Black Lives Here: Pattylicious on Kingston Road and the sharing and adaptation of culinary cultural traditions

Roy Huang is the co-owner of Pattylicious on Kingston Road near Victoria Park Avenue. Photo by Mimi Liliefeldt.

By MIMI LILIEFELDT

Toronto is a city overflowing with tantalizing food options from around the world. And almost every culture has some type of meat “pocket”. The variations of meat wrapped in dough are delicious and seemingly endless: samosas, dumplings, empanadas, gyoza, pierogies, tortellini… the list goes on and on.

One snack that has always been a convenient favourite for many on the go is the Jamaican patty. With its flaky crust, and hot and spicy meat filling it satisfies most savoury cravings.

In 1985, the Jamaican patty was involved in some unexpected controversy. Essentially Canada’s Meat Inspection Act classified a “patty” as the meat part of a hamburger and so the Jamaican “patty” didn’t qualify.

The story was so remarkable that the CBC actually made a documentary about the “Toronto Patty Wars” called Patty vs. Patty. Spoiler alert, the opposing parties eventually came to a compromise and the “patty” was to be called a “Jamaican Patty” henceforth.

Roy Huang, co-owner of Pattylicious on Kingston Road just east of Victoria Park Avenue has also faced some controversy over the authenticity of his Caribbean restaurant.

He said, “When I started my business, I found out not everybody especially Black people, they don’t like Asians to do this business . . . they say, ‘since you’re Asian, your food is not authentic’ . . . If you go onto our Google (reviews), you will see a lot of people will complain about, ‘Why are Asian people making this? You’re a cultural insult to us. You’re doing something you’re not supposed to do, you’re Asian.’”

This is a delicate and important subject that has come up more recently as the world becomes more socially conscious.

Where does appreciation of a culture’s cuisine end and appropriation of that culture’s cuisine start? Is fusion food cultural appropriation? Not only do I not have a precise answer for you, but there are differing and very personal opinions on the matter.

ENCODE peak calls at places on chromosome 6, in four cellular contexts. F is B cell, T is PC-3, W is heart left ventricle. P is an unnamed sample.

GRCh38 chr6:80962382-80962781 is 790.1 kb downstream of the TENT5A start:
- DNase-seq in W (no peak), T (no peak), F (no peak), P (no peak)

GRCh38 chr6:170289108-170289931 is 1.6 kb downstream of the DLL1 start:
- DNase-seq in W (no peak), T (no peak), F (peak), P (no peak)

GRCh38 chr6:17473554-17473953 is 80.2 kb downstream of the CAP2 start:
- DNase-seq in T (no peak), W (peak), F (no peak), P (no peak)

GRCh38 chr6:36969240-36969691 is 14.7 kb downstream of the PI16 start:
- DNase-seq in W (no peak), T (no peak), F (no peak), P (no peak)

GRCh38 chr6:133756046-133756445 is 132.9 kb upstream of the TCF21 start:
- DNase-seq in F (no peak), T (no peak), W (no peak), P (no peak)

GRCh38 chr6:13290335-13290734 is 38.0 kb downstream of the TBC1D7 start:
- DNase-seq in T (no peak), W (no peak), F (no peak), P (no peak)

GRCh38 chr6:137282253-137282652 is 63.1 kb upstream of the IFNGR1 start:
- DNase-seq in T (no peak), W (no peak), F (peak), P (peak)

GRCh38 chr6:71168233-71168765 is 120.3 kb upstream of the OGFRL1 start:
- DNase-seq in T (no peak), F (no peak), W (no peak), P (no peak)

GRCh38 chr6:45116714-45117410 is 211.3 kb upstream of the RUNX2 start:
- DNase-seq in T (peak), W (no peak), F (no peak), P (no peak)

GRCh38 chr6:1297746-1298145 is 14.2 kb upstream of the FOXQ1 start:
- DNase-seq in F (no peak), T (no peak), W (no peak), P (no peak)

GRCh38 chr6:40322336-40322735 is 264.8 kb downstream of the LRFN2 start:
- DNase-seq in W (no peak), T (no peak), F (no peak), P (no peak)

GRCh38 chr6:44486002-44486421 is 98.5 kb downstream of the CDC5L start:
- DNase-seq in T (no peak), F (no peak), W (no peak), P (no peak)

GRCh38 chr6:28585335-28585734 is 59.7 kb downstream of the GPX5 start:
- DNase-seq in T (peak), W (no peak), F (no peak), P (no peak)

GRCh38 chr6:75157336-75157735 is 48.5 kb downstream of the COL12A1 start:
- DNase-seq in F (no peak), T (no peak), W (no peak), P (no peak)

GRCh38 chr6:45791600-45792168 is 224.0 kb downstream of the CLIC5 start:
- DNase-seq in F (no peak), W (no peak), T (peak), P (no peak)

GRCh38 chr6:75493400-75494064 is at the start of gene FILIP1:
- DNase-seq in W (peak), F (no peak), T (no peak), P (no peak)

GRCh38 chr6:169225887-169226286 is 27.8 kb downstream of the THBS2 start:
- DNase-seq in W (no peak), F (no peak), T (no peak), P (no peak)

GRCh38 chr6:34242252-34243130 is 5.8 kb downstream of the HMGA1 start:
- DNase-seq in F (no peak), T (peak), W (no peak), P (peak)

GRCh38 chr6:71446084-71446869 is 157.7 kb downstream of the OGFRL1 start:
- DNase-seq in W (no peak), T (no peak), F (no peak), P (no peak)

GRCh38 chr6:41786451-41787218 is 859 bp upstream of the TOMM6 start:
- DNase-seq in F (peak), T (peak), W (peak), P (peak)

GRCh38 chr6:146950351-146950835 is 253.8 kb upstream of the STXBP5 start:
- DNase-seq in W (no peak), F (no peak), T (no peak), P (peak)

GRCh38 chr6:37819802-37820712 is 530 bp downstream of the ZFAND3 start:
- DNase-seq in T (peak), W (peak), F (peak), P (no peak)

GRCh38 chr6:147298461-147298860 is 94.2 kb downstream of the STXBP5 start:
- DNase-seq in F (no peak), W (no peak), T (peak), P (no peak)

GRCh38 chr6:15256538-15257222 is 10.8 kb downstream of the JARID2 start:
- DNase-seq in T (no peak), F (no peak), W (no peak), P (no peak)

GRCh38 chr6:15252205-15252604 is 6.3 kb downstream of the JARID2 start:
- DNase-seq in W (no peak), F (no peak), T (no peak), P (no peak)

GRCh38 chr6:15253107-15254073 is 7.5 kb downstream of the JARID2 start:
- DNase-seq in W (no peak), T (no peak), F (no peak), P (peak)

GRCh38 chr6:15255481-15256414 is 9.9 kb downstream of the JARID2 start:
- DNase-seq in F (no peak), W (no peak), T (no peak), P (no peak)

What I can say is this, when you take the time to learn, appreciate and respect the culture whose food you are cooking, it is a step in the right direction.

Another undeniable aspect is who is profiting and how? The best example and explanation of this is the real story behind Taco Bell.

In 1937, Salvador and Lucia Rodriguez, immigrants from Jalisco, Mexico, opened a restaurant in San Bernadino, California called Mitla Café. Across the street from them was a man named Glen Bell who owned a flagging burger business. Everyday he would look across and see the long lines of the Mexican restaurant. Curiosity brought him into Mitla Café and over time he asked a lot of questions about making the tacos and was eventually shown how.

He then took this knowledge and reproduced it at his own spot and after a few different names settled on calling his new venture, Taco Bell. The most astonishing part of this story is not that Bell exploited his well-intentioned immigrant neighbours but that more remarkably, the Rodriguez family (who still run the restaurant to this day after eight decades) don’t seem to hold any resentment. They understood what Bell was up to, but they wanted to help him; they were running a successful business. What they are happy about is that now their story is part of the fabric of Mexican American history.

Which brings us back to the present and how we reconcile the sharing of culinary traditions with modern day adaptations.

What Roy and his partner Ian wanted to do was honour Jamaican food and bring back the clean, unadulterated flavours of original homestyle cooking.